after the , and a chair-shaking merriment
THE INDICATOR. There is a bird in the interior of Africa, whose habits would rather seem to belong to the interior of Fairy.land: but they have been well authenticated, Itindicates to honey hunters where the nests of wild hees are to be found
It calls them with a cheerful cry, which they answer; and on finding itself recognised,
Aies and hovers over a hollow tree containing the honey. While they are occupied in collecting it, the bird goes to a little distance, where he observes all that passes, and the hunters, when they have helped themselves, take care to leave him his portion of the food. This is the CUCULUS INDICATOR of Linnæus, otherwise called the Moroc, Bee Cuckoo, or Honey Bird.
There he arriving round about doth flie,
And takes survey with busie, curious eye:
Now this, now that, he tasteth tenderly.-SPENCER.
No. I. WEDNESDAY, OCTOBER 13th, 1819.
DIFFICULTY OF FINDING A NAME FOR A WORK OF THIS KIND.
Never did gossips, when assembled to determine the name of a
new-born child, whose family was full of conflicting interests, expe-
rience half the difficulty which an author finds in settling the title
for a periodical work. There is generally some paramount uncle, or
prodigious third cousin, who is silently understood to have the chief
claims, and to the golden lustre of whose face the clouds of hesitation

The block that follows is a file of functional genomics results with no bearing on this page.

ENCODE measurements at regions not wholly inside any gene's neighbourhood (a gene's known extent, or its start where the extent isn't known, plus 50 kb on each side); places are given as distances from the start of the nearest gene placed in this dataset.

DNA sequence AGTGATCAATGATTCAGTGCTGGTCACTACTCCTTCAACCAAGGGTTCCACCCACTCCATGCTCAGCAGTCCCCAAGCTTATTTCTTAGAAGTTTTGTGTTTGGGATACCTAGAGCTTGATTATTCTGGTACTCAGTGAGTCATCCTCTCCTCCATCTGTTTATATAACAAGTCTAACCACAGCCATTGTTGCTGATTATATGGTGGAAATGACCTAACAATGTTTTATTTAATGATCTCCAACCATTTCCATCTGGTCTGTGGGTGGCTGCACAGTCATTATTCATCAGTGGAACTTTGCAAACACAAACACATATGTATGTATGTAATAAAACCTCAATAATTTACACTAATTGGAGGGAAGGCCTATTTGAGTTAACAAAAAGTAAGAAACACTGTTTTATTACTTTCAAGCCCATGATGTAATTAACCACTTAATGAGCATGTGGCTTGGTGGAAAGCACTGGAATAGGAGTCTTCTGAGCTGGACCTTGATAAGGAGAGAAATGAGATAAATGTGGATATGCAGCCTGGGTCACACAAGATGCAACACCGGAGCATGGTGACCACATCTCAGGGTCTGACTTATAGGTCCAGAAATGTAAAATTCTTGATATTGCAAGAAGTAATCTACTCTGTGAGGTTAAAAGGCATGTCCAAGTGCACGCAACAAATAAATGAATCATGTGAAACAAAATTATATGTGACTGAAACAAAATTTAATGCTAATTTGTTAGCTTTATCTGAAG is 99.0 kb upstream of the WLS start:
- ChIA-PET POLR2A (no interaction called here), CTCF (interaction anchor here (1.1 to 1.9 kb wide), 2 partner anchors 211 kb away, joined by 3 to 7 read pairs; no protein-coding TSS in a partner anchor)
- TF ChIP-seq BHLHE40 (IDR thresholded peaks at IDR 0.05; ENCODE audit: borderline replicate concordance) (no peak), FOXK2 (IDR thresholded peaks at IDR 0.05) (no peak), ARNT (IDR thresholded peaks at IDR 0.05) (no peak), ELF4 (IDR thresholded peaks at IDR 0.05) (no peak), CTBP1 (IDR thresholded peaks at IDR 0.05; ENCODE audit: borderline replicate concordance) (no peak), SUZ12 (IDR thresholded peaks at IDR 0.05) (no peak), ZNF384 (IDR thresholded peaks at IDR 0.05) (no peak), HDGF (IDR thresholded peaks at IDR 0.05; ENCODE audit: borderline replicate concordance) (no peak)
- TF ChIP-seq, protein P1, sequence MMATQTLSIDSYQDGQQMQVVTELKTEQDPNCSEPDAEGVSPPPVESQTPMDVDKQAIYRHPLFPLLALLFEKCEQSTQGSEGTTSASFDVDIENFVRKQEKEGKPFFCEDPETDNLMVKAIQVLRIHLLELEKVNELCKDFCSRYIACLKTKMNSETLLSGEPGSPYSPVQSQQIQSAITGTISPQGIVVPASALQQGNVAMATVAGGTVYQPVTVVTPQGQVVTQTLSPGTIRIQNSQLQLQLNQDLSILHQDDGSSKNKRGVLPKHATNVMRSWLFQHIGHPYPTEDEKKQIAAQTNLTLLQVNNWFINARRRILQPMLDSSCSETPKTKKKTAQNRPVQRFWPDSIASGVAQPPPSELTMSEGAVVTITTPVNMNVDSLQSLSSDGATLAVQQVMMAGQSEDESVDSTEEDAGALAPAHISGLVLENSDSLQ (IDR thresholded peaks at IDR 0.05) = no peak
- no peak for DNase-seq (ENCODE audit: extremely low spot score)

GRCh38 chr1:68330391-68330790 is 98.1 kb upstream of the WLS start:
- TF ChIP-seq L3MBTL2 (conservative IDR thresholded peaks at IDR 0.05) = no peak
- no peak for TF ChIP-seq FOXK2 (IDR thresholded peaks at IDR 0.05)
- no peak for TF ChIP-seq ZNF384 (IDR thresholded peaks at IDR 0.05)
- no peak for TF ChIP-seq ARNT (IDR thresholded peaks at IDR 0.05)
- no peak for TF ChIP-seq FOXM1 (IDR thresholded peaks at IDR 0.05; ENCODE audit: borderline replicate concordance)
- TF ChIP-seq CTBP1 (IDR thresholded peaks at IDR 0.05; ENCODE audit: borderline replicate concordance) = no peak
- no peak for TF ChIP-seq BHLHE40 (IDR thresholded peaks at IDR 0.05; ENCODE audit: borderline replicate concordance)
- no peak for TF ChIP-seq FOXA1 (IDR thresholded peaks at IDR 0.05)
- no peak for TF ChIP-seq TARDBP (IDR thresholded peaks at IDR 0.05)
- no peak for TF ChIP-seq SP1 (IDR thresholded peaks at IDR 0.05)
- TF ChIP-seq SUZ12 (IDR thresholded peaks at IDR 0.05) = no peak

and jealousy gradually give way. But these children of the brain
have no godfather ready at hand: and then their single appellation
is bound to comprise as many public interests as all the Christian
names of a French or a German prince. It is to be modest : it is to
be expressive : it is to be new: it is to be striking : it is to have
something in it equally intelligible to a man of plain understanding,
and surprising for the man of imagination :-in one word, it is to be
impossible, How far we have succeeded in the attainment of this
happy nonentity, we leave others to judge. There is one good thing
however which the hunt after a title is sure to realize;
of despairing mirth. We were visiting a friend the other night, who
can do any thing for a book but give it a title; and after many grave
and ineffectual attempts to furnish one for the present, the company,
which he might have joinea m mmseir, fent to turning a hopeless thing
into a jest. It was like that exquisite picture of a set of laughers in
One rubbed his elbow, thus; and fleered, and swore
A better speech was never spoke before :
Another, with his finger and his chumb,
Cried “ Via! We will do't, come what will come !"
The third he capered, and cried “ All goes well!"
The fourth turned on the toe, and down he fell.
With that they all did tumble on the ground,
With such a zealous laughter, so profound,
That in this spleen ridiculous, appears,
To check their laughter, passion's solemn téars.
Love's LABOUR LOST.